Monday, July 4, 2016

How easy it is

[I've waited to share this story for a year, because I'm hoping that my friend won't remember it as clearly as I do.]

Last year, close to when Rex was born, a friend of mine invited us (me and Genevieve) to lunch. We arranged to meet at a restaurant that Genevieve and I went to fairly regularly, after school one day.

I preloaded her. We planned. We discussed what kind of manners we use at restaurants. The usual (long and extensive) routine.

When we got there and ordered, she was as good as gold. She was remarkably well-behaved the entire time we were there, on her best company manners. High fives all around!

At one point, my friend - let's call him Kristoff- leaned over to his intended - we'll call her Anna- and said softly, "See how easy it is? "

Piece. Of. Cake. Riiiiiiiiight.

I don't think he intended for me to hear him, but I did.

In that moment, all I could think is, "Are you kidding?! EASY?!"

All the hours of "please"s and "thank you"s. All of the discussions, all of the preloading, making sure that she'd gotten all of her wiggles out- but wasn't so tired that she was going to melt down in the middle of the restaurant. And all the other minutiae that have consumed my day-to-day reality.

The 90%-of-the-time challenge for the 10% smooth sailing. (Your percentages may vary.)

But how do you say this without it sounding like having kids (or being a parent) is awful? (Because it's not, obviously.) And there I was, eight and a half months pregnant, about to do it all over again. 

The best way I can think of to explain it (a year later) is this: if I was to sit down at the piano and play a complicated piece of music, you wouldn't assume that (a) I sat down at the piano for the first time and the music magically flowed from my fingers or (b) that it was easy. 

And if I've learned anything, it's that if something looks easy, someone has worked really hard to get to that point. (Rome not being built in a day, and all that.)

I felt like laughing hysterically. I actually *physically* felt my eyebrows hit my hairline in utter disbelief. what did I *do*?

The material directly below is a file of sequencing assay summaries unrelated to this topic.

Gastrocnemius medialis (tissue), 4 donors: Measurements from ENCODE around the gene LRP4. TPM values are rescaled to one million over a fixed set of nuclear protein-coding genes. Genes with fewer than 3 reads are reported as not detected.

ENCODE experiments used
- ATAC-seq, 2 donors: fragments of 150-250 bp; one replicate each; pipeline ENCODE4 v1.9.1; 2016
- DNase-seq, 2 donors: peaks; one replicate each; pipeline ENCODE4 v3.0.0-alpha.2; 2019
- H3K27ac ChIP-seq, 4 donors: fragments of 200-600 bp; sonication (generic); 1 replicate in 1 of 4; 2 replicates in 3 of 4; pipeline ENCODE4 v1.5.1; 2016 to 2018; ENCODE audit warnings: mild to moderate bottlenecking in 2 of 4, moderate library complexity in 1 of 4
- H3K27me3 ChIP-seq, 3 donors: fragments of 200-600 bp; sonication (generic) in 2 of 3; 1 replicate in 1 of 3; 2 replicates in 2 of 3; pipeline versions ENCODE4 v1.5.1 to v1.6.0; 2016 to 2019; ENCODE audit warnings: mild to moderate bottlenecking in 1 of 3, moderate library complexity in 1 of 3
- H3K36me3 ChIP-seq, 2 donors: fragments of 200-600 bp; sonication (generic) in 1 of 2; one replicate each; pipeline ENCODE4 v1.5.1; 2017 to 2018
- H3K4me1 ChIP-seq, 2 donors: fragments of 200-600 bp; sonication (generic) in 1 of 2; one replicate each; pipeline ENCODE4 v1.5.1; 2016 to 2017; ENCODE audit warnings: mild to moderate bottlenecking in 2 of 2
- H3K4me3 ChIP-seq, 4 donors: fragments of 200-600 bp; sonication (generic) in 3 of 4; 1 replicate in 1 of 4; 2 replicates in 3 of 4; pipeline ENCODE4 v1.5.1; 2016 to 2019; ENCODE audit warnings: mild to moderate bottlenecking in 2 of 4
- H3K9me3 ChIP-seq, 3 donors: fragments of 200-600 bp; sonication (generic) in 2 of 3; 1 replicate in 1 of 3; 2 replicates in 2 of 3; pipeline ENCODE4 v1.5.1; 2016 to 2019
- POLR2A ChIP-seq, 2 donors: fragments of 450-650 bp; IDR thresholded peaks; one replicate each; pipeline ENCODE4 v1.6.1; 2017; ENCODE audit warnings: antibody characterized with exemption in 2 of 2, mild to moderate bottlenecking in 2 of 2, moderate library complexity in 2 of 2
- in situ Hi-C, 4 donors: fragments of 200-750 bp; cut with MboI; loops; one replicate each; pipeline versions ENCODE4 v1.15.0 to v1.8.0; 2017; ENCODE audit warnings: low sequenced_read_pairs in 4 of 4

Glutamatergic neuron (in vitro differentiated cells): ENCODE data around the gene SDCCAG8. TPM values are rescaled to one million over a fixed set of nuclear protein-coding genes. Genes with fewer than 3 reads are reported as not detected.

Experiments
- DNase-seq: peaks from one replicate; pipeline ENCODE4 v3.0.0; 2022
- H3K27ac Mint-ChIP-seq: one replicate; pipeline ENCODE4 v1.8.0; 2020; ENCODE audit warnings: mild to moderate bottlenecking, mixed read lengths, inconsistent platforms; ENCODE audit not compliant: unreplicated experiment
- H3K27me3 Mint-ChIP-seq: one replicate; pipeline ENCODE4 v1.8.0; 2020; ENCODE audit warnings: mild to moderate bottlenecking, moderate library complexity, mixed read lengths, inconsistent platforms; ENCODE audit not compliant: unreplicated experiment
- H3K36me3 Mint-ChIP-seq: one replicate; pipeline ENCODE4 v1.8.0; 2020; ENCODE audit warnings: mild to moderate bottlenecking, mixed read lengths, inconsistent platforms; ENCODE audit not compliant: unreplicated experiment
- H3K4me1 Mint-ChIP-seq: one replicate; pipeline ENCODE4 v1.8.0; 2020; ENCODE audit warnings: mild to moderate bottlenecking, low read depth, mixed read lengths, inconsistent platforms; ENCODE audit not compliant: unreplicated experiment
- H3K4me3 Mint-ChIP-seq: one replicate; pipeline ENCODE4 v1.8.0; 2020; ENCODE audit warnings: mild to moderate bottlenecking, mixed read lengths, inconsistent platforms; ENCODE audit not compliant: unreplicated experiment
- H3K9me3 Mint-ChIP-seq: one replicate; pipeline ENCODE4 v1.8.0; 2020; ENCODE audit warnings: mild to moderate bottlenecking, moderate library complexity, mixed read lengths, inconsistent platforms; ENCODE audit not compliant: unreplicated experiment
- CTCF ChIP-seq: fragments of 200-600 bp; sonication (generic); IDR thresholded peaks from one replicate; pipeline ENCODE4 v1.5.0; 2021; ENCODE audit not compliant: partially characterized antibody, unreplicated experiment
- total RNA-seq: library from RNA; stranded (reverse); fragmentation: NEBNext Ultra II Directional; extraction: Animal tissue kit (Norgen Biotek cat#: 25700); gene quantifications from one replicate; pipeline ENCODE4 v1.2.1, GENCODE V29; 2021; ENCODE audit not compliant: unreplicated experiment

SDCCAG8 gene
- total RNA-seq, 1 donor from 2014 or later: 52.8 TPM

I pretended that I didn't hear it. 

Because all of the thoughts and words I had couldn't possibly explain the feelings that come when you look at your amazing kid(s) and think, "I have an amazing kid."

But maybe that's just the hormones talking. Because parenting? Is not so easy.

Wednesday, June 29, 2016

Leaps and bounds

Last Friday, both kids hit major milestones.

Rex learned how to clap, which is delightful and ridiculous, because we all cheer and clap when he does. I had forgotten how funny this stuff was; we'll be sitting at the table, Rex will clap, and then we all clap and cheer. 

Other milestones that abruptly followed: "up" arms, pulling his belly up to crawl, and - most terrifyingly - he's figured out how to pull himself up to standing.

I mentioned that BOTH kids hit milestones at the same time, so brace yourselves.

Genevieve wrote her first word. Without help.


There we were, taking our shower, and Genevieve was drawing in the steam (like we always do), and I looked, and there is was, as clear as day.


And then again, and again, and again. I may have flipped out and cheered. And squeezed her. Because YOU GUYS, MY BABY CAN WRITE!

Reproduced for you here, since the charm of writing in steam is its ephemeral nature:


I feel like I've totally hamstrung her with a name like "Genevieve". I may as well have named her "Chrysanthemum", which - let's be honest- I never spell correctly on the first pass (and even now, I used autofill and totally cheated). 

And she's definitely not a "Gen", so there goes that potential solution. She also shot down going by "Eve".

Thankfully, after a frustrating (and abruptly aborted initial attempt, after some struggles with the letter "N") she tried again the next night, and got as far as "GENEV" without help, and then asked me for the letters, which I cheerfully provided.

After that, I grabbed one of our window markers and wrote her name clearly for her, as well as "VALENTINA" (her imaginary friend with an impressive origin story, more on her another day), and "REX". She traces the letters with her finger, then writes them above (or below) in the steam.